Burned, not broken

By: Emi FitzGerald Email
By: Emi FitzGerald Email

ADA, Okla. -- One Ada Marine has lived through horrific events with an inspiring story for us all. Cpl. Cody Hill says he joined the Marines because it seemed like the right thing to do. His life has dramatically changed in the few years since he's donned the uniform, but says he would go back and do it all over again for his friends and his country.

“Why does one man live and three doesn't you've got to ask why," he says.

It's a question no one should have to ask themselves, but something this Marine wonders often. Cody Hill is the sole survivor of an IED attack in Iraq. He was driving that day and was blown out of the vehicle. Two other Marines started an IV, put him on a medivac, and had him to safety within five minutes.

Navy medic Chris 'Doc' Walsh, Cpl. Jared Shoemaker, of Tulsa, and Lance Cpl. Eric Valdepenas were all gone in an instant.

"The phone call's better than a car driving up in your driveway," says Carlyle Hill, Cody’s father.

When Carlyle heard what happened, he quickly packed his bags and headed to San Antonio to see Cody in an induced coma, burned on more than half his body. Cody had undergone a procedure that had his muscles outside his body, exposing his calves, thighs, forearms, biceps and fingers. Doctors said it would help reduce swelling caused by severe burns.

When you talk to Cody, it becomes evident the friendships he's made in the service is what means the most. He has a flag folded in his living room with messages from fellow Marines, with phrases like, "hey warrior, stay hard, stay motivated."

It's no surprise he was so close to the guys in his Humvee.

"I just assumed they were all right,” he says. “I just didn't think they were in the hospital. I just assumed I was the only one in the hospital in there."

Carlyle and his wife took turns staying with Cody, hoping for recovery.

"Cody is my only son, my only child and he's been with me forever, so it was very important that I be there with him. I supported everything that he did. And just thought that I needed to be there when he wakes up and tell him everything is going to be ok."

Cody did wake up, but needed extensive treatment, including daily showers, and bandages on his many wounds. When the nurses told Carlyle family helps the injured heal faster, he knew what he had to do.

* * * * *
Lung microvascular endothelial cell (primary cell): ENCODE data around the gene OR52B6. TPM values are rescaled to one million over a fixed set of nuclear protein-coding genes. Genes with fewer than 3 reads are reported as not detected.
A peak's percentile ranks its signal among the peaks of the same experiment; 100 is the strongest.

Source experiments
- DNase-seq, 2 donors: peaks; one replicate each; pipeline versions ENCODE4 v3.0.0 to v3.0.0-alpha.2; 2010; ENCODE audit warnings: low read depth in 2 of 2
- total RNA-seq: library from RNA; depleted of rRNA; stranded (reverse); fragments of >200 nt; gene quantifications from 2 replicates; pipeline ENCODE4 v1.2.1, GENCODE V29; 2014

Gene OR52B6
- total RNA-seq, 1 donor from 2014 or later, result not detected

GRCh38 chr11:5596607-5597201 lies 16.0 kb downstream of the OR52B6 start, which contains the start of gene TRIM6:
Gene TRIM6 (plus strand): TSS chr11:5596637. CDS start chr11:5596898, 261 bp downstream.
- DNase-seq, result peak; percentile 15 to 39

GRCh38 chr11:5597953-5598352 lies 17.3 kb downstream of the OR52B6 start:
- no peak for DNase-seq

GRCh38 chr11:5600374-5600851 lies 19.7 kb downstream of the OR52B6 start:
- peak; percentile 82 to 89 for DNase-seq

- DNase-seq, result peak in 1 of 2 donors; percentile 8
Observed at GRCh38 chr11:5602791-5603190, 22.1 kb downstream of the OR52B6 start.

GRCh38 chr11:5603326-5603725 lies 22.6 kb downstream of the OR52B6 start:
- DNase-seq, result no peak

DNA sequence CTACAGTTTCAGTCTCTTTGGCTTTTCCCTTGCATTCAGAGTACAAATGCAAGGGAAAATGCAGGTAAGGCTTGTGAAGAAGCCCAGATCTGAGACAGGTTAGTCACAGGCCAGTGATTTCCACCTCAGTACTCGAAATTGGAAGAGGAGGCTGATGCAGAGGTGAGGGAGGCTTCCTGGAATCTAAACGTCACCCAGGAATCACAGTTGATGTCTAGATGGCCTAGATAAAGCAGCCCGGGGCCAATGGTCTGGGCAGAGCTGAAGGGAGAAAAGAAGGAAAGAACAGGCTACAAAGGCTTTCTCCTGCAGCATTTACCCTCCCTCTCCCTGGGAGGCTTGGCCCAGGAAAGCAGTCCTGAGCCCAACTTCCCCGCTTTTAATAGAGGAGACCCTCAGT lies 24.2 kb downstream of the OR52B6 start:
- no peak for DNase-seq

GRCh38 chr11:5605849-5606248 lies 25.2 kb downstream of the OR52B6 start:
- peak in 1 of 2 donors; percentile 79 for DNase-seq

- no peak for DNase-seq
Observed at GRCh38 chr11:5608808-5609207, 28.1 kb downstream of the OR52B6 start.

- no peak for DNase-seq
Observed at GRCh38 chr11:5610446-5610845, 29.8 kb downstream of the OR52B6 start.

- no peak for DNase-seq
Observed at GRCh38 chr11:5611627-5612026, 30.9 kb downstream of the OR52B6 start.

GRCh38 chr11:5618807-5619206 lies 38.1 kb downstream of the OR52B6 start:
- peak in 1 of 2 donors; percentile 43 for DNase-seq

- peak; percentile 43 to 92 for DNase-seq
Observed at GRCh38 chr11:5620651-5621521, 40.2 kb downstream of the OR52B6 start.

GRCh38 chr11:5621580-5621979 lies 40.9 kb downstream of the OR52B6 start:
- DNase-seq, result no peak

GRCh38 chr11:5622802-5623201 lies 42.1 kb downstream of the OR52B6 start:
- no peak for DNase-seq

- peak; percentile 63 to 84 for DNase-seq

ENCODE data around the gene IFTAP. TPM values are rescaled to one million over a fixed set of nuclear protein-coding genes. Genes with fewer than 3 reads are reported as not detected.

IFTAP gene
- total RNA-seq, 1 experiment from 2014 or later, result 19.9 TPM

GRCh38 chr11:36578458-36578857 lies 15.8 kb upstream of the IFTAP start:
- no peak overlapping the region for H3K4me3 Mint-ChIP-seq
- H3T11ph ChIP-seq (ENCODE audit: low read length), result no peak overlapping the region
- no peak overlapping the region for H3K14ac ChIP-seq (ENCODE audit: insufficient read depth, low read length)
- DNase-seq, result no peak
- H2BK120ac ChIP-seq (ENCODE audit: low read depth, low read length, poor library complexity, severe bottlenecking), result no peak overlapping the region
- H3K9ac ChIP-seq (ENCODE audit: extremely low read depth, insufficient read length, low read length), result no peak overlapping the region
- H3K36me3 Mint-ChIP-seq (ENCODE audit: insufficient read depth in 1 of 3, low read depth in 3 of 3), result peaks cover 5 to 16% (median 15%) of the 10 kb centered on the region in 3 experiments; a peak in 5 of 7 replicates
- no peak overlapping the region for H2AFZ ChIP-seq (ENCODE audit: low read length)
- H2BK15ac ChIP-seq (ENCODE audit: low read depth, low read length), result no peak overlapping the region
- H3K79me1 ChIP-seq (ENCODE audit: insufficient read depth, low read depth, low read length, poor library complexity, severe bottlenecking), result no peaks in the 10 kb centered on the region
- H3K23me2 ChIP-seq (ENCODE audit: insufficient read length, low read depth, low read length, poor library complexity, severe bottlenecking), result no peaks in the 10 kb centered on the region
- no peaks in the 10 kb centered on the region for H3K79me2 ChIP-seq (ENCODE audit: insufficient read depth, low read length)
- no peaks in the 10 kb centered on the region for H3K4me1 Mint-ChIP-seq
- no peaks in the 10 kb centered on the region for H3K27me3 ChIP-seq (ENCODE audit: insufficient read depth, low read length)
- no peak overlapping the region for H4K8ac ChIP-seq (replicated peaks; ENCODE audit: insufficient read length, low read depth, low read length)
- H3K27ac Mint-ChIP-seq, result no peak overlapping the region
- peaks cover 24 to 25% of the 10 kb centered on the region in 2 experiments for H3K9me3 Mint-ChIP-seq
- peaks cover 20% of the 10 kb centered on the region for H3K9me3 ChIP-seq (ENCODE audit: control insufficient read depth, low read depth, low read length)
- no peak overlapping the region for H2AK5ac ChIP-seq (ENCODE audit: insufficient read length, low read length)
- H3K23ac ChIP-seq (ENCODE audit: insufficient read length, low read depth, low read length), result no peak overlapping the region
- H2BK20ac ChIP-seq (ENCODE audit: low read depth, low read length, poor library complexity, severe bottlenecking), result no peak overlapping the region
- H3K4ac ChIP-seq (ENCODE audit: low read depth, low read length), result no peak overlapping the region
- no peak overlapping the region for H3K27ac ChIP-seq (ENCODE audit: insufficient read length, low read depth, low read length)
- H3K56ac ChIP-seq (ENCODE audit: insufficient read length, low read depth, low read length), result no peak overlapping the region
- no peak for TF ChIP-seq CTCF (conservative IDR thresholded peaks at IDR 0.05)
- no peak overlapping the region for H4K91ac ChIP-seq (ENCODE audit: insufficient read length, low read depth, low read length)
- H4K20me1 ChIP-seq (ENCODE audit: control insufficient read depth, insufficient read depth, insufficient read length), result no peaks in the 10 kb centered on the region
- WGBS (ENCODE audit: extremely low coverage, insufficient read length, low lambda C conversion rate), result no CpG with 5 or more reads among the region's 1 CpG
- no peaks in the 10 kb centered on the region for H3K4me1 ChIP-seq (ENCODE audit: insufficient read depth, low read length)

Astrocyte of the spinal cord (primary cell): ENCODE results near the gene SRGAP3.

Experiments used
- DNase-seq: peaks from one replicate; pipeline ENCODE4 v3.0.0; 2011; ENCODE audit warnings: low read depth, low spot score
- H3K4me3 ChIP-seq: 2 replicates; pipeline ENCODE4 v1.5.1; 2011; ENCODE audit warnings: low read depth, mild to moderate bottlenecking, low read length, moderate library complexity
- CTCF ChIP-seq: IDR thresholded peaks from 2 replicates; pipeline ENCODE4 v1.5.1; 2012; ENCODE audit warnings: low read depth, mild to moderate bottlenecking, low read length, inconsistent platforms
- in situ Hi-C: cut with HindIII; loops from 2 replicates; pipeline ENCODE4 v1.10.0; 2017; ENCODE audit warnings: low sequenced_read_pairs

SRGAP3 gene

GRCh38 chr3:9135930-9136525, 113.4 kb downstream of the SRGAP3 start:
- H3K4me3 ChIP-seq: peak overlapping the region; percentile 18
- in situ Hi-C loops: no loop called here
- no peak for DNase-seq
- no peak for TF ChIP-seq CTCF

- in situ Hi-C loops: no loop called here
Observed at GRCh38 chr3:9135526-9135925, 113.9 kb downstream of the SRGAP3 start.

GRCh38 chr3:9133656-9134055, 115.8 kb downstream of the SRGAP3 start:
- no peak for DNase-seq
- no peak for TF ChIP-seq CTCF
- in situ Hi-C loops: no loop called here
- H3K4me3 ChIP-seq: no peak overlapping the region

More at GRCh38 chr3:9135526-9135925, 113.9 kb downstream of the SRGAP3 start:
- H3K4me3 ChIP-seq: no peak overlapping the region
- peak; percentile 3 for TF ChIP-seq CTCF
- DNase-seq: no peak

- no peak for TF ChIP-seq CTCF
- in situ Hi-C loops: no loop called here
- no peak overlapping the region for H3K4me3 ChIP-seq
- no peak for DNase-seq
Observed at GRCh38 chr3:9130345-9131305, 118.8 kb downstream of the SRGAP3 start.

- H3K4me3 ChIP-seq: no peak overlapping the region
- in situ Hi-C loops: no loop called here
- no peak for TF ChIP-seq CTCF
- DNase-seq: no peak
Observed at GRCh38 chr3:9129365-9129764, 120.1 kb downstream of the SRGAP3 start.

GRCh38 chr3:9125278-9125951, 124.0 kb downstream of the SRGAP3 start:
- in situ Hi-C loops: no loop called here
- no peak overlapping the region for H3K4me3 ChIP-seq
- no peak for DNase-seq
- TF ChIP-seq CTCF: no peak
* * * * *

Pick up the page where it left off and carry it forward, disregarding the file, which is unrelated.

"I need to be there every time he's got his eyes open," Carlyle says.

This Ada native has always lived an active life. He played sports in high school, he went to college on a rodeo scholarship. Carlyle brought the horses down to San Antonio so Cody could rehab.

"We would go there about 9 o'clock at night when everyone would leave and he'd pull it for me and I'd wear out two horses."

Cody's battle wounds are visible from the outside. He lost an ear and has burns on his hands, arms, legs, and face. It frustrates him when that's the only thing others see.

"I tabbed out somewhere and I signed my name as the ‘One Eared Bandit’ the other night. And I get stares. People stare, but if I saw a man with one ear I'd probably take a second look. It's the people that keep staring and keep staring that I get angry with."

He's had about 15 surgeries in just 14 months. One more is scheduled for a prosthetic ear. He spends most of his time at Brooks Army Medical Center near San Antonio.

"He kind of is a cheerleader down there with him and tries to pick up his spirits everyday. And that's one of the things I’m most proud of, the way he does that," Carlyle says.

"I just don't want to quit. I could lay over and lay down, but it's just not me," Cody says.

Cody plans to work with his dad in their cattle business and settle down at his home outside Ada.
Cody was awarded a Purple Heart in March. But he’s quick to say the accolades and attention pale in comparison to the camaraderie he had with his fallen friends.

"I want to live my life for my friends and whatever I do or whatever I succeed or fail, I know they're watching me."

He still asks why, sometimes has trouble sleeping. With the support of his family, and fellow Marines, Cody Hill's strength comes by staying faithful.

Cody has done several interviews on his military experience from The Boston Globe, Readers Digest, and a rodeo magazine just to name a few.